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Guidelines on COVID-19 and indoor ventilation – CDC, WHO and NICD

International agencies have issued reminders to people to be aware of the risk of COVID-19 spreading in enclosed spaces. They have also published guidelines on the benefits of indoor fans, and how they can help dissipate the virus’s potential to spread.

The US Centres for Disease Control and Prevention (CDC) has said that while fans alone cannot make up for a lack of outdoor air, they can help increase the effectiveness of open windows. Fans can also be used to improve room air mixing, which helps to distribute supplied clean air and dilute viral particle concentrations throughout the room, thereby reducing the likelihood of stagnant air pockets where viral concentrations can accumulate.

As with all fan use during the COVID-19 pandemic, care should be taken to minimise the potential to create air patterns that flow directly across one person on to another:

  • Avoid the use of the high-speed settings
  • Use ceiling fans at low velocity and potentially in the reverse-flow direction (so that air is pulled up toward the ceiling)
  • Direct the fan discharge towards an unoccupied corner and wall spaces or up above the occupied zone.

Fans can also enable clean-to-less-clean directional airflow. Such applications should be evaluated closely to avoid unintended consequences and only adopted when supported by a safety risk assessment.

The risk of COVID-19 spreading through ventilation systems “is not clear at this time”, added the CDC. Viral RNA has reportedly been found on return air grilles, in return air ducts, and on heating, ventilation, and air conditioning (HVAC) filters, but detecting viral RNA alone does not imply that the virus was capable of transmitting disease, it said.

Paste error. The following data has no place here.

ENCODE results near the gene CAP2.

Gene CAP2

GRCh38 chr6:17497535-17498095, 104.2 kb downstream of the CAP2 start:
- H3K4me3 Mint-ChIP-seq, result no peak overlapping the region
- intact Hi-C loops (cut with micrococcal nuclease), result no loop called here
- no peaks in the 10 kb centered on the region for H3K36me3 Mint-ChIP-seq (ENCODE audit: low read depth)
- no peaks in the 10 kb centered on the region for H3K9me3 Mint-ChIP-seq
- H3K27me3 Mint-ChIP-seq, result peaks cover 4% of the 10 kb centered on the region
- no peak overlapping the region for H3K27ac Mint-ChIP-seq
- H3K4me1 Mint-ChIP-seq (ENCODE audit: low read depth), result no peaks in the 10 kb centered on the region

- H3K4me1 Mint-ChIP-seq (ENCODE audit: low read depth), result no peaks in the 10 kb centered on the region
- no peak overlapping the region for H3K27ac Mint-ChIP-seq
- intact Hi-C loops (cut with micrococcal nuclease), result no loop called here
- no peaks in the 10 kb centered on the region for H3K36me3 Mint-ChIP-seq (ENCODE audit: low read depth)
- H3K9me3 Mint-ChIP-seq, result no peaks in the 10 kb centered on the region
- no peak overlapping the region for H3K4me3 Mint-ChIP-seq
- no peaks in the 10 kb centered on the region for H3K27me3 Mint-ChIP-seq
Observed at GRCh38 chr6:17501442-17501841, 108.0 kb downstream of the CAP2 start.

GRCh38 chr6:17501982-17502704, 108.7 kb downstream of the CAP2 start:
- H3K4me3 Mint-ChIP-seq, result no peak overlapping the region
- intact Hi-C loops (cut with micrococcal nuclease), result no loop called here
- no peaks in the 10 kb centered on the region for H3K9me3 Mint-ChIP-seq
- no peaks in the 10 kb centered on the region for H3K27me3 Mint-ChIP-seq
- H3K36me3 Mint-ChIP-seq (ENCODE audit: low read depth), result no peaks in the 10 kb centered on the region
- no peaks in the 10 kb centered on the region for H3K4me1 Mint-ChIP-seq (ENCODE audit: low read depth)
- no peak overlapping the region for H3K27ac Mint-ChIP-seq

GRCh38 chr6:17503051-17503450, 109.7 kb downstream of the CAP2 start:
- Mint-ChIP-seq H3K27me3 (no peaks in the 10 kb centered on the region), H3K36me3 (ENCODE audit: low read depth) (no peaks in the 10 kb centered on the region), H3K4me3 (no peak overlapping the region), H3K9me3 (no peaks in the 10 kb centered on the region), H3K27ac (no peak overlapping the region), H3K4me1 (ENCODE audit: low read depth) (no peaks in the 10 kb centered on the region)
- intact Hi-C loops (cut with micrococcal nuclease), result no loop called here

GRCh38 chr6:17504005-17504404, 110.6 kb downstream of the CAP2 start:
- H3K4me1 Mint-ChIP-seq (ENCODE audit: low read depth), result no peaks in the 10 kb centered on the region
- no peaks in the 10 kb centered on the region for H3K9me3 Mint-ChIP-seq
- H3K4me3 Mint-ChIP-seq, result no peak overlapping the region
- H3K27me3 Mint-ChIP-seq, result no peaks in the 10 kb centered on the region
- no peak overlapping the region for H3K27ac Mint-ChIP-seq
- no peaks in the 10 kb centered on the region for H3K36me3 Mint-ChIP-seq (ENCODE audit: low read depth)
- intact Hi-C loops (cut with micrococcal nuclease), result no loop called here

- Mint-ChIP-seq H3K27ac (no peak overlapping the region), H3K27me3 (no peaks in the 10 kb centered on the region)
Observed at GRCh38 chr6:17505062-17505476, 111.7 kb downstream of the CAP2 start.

A study in 2020, published in the International Journal of Infectious Diseases, reported that the use of a new air-sampling method allowed them to find viable viral particles within a COVID-19 patient’s hospital room with good ventilation, filtration and ultraviolet (UV) disinfection (at distances as far as about 4,8m from the patient). However, the concentration of viable virus detected was believed to be too low to cause disease transmission.

There may be some implications for HVAC systems associated with these findings, but it is too early to conclude that with certainty. While airflows within a particular space may help spread disease among people in that space, there is no definitive evidence to date that viable virus has been transmitted through an HVAC system to result in disease transmission to people in other spaces served by the same system.

The World Health Organization (WHO) advises opening a window when a fan is in use, and that if you want to use a pedestal fan, minimise as much as possible how much air blows from one person to another.

“You can place a fan in front of an open window to increase air flow and to push the indoor air outside.”

Ceiling fans avoid pockets of stagnant air forming indoors and improve air flow, but they should also be used with open windows and doors.

The WHO reiterated the CDC’s advice on opening doors and windows wherever possible when inside.

“For better ventilation, open windows/doors on opposite sides of a room to create a cross breeze. If creating a cross breeze is not possible, you can place a fan in front of an open window to increase air flow and push indoor air outside.

“If the temperature outside is extremely hot or cold, you can open windows for a few minutes every hour to bring in fresh air.”